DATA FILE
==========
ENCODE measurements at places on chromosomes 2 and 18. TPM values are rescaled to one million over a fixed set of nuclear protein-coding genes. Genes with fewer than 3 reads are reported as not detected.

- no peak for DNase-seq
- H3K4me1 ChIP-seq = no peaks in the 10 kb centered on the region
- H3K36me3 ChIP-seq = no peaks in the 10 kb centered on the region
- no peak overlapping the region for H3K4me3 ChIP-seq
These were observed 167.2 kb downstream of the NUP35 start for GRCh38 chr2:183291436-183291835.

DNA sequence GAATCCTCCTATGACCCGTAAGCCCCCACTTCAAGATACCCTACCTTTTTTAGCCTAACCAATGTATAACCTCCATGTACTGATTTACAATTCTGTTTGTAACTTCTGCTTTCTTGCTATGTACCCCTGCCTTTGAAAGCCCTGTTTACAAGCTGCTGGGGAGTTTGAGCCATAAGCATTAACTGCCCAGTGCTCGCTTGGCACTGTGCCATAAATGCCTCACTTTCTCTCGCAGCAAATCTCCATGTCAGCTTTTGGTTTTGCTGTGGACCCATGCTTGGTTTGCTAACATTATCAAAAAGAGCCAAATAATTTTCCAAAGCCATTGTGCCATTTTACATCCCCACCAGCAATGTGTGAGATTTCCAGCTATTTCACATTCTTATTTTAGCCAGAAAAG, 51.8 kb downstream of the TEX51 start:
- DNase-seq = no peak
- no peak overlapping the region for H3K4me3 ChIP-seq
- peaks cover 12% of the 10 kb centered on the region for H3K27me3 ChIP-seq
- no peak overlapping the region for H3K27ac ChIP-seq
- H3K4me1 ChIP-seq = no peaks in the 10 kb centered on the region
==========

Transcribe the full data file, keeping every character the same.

ENCODE measurements at places on chromosomes 2 and 18. TPM values are rescaled to one million over a fixed set of nuclear protein-coding genes. Genes with fewer than 3 reads are reported as not detected.

- no peak for DNase-seq
- H3K4me1 ChIP-seq = no peaks in the 10 kb centered on the region
- H3K36me3 ChIP-seq = no peaks in the 10 kb centered on the region
- no peak overlapping the region for H3K4me3 ChIP-seq
These were observed 167.2 kb downstream of the NUP35 start for GRCh38 chr2:183291436-183291835.

DNA sequence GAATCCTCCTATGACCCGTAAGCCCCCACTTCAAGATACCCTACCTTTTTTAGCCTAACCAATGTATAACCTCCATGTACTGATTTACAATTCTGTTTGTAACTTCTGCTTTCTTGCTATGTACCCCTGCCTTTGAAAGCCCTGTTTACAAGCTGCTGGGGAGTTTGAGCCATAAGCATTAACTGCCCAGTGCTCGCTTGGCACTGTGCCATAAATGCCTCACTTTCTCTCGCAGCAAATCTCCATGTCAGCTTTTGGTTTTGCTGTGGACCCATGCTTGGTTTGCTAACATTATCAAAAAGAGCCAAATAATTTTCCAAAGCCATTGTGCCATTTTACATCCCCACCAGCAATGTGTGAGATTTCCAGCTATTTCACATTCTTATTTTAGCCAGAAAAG, 51.8 kb downstream of the TEX51 start:
- DNase-seq = no peak
- no peak overlapping the region for H3K4me3 ChIP-seq
- peaks cover 12% of the 10 kb centered on the region for H3K27me3 ChIP-seq
- no peak overlapping the region for H3K27ac ChIP-seq
- H3K4me1 ChIP-seq = no peaks in the 10 kb centered on the region